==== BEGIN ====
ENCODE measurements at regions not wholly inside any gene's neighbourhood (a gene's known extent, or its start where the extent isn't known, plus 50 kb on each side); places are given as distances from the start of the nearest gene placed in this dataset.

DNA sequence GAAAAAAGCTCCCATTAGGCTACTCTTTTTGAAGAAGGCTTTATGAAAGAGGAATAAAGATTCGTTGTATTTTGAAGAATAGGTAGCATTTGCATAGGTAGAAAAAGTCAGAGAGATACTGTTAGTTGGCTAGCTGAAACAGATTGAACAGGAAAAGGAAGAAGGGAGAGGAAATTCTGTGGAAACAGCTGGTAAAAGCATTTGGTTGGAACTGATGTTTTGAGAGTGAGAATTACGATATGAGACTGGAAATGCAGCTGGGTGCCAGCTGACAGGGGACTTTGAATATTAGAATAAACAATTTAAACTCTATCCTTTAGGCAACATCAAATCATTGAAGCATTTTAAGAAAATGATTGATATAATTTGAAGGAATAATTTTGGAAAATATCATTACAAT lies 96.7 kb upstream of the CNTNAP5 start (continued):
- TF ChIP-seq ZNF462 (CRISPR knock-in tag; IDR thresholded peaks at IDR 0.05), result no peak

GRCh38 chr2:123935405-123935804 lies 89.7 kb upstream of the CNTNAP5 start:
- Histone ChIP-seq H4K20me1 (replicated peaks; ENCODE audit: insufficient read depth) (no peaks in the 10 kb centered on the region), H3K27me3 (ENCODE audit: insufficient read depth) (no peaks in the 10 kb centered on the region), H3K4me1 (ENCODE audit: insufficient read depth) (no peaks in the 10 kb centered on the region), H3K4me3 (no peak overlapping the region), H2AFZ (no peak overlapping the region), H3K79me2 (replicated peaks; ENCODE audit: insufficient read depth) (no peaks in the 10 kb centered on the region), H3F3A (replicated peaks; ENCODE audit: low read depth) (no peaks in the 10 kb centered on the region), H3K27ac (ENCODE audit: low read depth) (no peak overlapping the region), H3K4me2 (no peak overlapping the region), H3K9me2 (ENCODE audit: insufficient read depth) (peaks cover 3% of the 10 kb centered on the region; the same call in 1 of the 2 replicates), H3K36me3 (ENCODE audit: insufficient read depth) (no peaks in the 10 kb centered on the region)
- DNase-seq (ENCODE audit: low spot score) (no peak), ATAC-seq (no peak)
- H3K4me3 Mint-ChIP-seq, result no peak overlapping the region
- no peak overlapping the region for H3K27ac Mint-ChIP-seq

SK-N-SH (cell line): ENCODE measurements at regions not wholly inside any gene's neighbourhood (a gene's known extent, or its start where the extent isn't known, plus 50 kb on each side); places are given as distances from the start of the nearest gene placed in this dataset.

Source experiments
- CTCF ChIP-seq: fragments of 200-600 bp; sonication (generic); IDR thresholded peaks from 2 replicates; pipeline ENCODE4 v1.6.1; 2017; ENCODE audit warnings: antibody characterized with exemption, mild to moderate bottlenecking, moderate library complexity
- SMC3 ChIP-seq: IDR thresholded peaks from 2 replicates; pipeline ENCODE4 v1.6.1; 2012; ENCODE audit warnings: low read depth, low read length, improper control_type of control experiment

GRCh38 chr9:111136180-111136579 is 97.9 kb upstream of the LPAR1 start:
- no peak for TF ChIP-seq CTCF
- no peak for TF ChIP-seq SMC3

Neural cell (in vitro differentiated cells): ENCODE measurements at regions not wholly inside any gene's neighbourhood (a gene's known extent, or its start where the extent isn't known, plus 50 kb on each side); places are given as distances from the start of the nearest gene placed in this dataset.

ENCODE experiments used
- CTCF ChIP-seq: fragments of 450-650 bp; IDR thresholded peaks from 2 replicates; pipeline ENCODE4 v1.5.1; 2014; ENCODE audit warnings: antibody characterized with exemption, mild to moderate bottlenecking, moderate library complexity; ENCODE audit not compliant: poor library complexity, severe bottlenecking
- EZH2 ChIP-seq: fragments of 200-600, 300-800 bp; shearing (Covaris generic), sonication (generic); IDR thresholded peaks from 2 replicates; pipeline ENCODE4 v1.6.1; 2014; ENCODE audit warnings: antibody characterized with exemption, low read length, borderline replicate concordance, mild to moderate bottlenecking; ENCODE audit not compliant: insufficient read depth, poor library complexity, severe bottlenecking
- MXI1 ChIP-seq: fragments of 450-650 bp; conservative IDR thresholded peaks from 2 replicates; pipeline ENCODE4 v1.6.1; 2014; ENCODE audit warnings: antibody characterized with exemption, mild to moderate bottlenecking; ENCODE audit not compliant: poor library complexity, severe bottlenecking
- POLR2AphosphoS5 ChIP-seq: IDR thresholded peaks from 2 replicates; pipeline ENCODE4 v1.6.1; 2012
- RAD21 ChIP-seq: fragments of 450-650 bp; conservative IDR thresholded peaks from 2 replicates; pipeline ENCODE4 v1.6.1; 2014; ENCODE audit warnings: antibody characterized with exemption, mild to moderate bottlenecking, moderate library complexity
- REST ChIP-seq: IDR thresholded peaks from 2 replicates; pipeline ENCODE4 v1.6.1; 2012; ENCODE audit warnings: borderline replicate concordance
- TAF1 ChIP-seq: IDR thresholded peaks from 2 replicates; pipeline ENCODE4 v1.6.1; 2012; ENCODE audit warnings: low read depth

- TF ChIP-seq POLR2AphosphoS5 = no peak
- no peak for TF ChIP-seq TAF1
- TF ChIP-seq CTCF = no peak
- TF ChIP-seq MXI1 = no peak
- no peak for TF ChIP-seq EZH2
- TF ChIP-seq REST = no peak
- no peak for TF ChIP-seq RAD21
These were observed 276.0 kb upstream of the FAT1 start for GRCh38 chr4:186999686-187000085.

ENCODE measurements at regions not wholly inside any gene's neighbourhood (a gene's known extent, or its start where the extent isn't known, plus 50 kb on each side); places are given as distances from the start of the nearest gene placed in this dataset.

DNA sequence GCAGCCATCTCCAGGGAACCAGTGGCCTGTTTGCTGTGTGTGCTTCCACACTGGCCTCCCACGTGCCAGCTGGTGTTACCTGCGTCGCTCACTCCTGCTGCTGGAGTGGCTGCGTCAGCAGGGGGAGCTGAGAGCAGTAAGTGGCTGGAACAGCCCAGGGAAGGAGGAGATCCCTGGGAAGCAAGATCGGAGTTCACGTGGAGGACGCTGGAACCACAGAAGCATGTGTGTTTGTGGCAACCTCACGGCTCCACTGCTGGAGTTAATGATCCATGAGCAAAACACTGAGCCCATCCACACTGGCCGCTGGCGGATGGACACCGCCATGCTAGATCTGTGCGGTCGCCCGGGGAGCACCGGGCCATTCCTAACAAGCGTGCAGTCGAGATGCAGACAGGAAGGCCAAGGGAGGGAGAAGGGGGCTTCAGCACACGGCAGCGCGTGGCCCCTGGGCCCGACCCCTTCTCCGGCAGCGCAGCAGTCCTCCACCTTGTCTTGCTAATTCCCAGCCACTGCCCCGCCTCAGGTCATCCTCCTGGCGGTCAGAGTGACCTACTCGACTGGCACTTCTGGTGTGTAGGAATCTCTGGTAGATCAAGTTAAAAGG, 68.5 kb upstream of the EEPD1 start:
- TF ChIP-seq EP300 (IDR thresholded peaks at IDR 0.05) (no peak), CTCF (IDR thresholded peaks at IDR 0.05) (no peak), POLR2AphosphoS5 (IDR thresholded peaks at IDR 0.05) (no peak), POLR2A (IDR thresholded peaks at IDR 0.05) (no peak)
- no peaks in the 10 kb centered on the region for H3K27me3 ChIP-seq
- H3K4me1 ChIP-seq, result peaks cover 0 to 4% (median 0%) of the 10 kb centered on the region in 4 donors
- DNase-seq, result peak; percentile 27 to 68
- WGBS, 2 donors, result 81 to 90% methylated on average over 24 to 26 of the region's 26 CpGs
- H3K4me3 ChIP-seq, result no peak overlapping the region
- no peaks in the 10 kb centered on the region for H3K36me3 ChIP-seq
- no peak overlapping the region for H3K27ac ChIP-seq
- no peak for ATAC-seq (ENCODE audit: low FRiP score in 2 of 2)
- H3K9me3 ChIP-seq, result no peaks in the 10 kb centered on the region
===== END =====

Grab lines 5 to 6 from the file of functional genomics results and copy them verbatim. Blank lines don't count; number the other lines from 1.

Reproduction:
- Histone ChIP-seq H4K20me1 (replicated peaks; ENCODE audit: insufficient read depth) (no peaks in the 10 kb centered on the region), H3K27me3 (ENCODE audit: insufficient read depth) (no peaks in the 10 kb centered on the region), H3K4me1 (ENCODE audit: insufficient read depth) (no peaks in the 10 kb centered on the region), H3K4me3 (no peak overlapping the region), H2AFZ (no peak overlapping the region), H3K79me2 (replicated peaks; ENCODE audit: insufficient read depth) (no peaks in the 10 kb centered on the region), H3F3A (replicated peaks; ENCODE audit: low read depth) (no peaks in the 10 kb centered on the region), H3K27ac (ENCODE audit: low read depth) (no peak overlapping the region), H3K4me2 (no peak overlapping the region), H3K9me2 (ENCODE audit: insufficient read depth) (peaks cover 3% of the 10 kb centered on the region; the same call in 1 of the 2 replicates), H3K36me3 (ENCODE audit: insufficient read depth) (no peaks in the 10 kb centered on the region)
- DNase-seq (ENCODE audit: low spot score) (no peak), ATAC-seq (no peak)